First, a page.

Does the Extra Stamp Duty Apply to Non-Residential Property?

In April 2016 the government introduced the extra 3% stamp duty for purchases of second and further properties in the UK. This was to discourage the recent buy to let phenomenon which has meant that a lot of first time buyers are struggling to get on the property ladder.

However, there are a lot of conditions on the way the extra 3% rate is being applied and in the final Guidance Note issued by the government there was clarification on what type of purchase the charge applied to.

The guidance notes include the following:

When the higher rates will not apply

2.11 The higher rates will not apply to purchases of:

  • non-residential or mixed use properties;
  • transactions where the consideration is less than £40,000; and 4 Para 17 5 Paras 3(2), 4(c), 5(2), 6(1)(c) and 7(c) 6
  • caravans, houseboats and mobile homes .

So if you are asking the question “does the extra stamp duty apply to non-residential property” then you can see from the extra from the guidance notes that it does not apply.

In addition to this the extra stamp duty also does not apply to mixed use properties which means that if you are looking for a property investment that does not incur the extra payment, then you will need to be looking at non-residential property, mixed use property or property that costs less than £40,000.

Obviously any investment you make is going to be subject to a wide range of considerations as to whether it is right for you or not but this is one way of not having to pay the 4% extra stamp duty.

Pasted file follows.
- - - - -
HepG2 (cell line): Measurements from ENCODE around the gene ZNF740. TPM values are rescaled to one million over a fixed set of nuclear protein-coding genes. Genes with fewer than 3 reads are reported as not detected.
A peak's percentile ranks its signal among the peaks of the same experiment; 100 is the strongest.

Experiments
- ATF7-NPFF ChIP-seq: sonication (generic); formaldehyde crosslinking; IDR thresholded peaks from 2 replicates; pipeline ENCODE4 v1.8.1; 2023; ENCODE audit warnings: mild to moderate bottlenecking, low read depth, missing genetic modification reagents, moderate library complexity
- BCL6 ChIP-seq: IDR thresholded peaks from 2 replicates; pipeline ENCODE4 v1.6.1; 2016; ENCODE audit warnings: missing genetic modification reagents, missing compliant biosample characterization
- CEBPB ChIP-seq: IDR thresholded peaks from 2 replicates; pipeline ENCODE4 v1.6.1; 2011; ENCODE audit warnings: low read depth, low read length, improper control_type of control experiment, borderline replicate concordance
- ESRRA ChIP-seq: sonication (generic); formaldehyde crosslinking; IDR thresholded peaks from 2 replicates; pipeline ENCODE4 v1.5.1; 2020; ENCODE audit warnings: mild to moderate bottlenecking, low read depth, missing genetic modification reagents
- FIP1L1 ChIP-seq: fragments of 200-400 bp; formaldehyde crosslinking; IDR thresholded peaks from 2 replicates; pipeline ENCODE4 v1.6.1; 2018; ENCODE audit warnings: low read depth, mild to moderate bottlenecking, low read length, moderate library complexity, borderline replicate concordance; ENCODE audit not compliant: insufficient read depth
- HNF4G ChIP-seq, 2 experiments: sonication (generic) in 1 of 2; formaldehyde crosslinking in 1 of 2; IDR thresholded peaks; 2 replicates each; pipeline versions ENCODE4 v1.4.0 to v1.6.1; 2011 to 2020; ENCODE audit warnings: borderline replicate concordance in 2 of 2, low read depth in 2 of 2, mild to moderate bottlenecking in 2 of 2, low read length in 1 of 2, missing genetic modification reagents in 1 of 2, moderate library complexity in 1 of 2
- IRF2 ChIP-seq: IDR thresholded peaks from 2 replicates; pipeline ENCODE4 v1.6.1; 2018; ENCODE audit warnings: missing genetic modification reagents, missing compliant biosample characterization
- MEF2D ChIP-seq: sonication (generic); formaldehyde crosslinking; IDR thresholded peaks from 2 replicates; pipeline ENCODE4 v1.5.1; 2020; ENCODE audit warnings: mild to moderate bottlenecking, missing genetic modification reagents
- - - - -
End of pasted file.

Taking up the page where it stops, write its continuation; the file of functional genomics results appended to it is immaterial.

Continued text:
Does the Extra Stamp Duty Apply to Non-Residential Property?

5 thoughts on “Does the Extra Stamp Duty Apply to Non-Residential Property?

  1. Hi
    I own half of a mixed use property. Shop downstairs and I live in the flat above. I’m buying a house for my main residence and keeping my current property.
    A guy at HMRC just advised me I am exempt from higher rate stamp duty due to the mixed use status of my property. I’ve read elsewhere this isn’t the case. Not sure what to do now?

    1. Sorry for the delay in replying. Yes, it is also our understanding that a mixed use does not mean you have to pay the extra stamp duty on another property. The best thing would be to get it in writing from HMRC so that you have that for your solicitor or at least get the name of the person you spoke to at HMRC.

  2. I am bit confused to what Stamp duty I need to pay in England. I am looking to purchase a property for £239 000, I have never bought any property or own any dwelling property; but I have inherited some land many years ago from my mother in the Republic of Ireland. Am I still considered a first time buyer and owning this non residential land in Ireland; does this even come into the calculation for Stamp duty tax?

    1. Hi Logan, obviously you should consult with your solicitor on this but it is our understanding that the extra 3% stamp duty only applies to residential property and not land so it is likely the case that you would just need to pay the standard rate of stamp duty which, for a purchase price of £239,000 at current rates of stamp duty, would amount to £2,280. Having said that, it may be the case that you do not need to pay any stamp duty at all as you may be eligible for a 0% rate as a first time buyer of a residential property costing less than £300,000. You would need to be buying the property as your main residence for this relief and other conditions are attached so check this with your solicitor too.

      1. Thanks; from what I have read it should be exempt, but the guidance isn’t that clear; however HMRC, does state other land without dwellings under the exceptions. But regardless I am glad to hear that at worst it might be £2280. It is funny, my impression is that only HMRC fully understand the guidance in some situations. You read in some law colleges how they interpret it, without an exact clarity.

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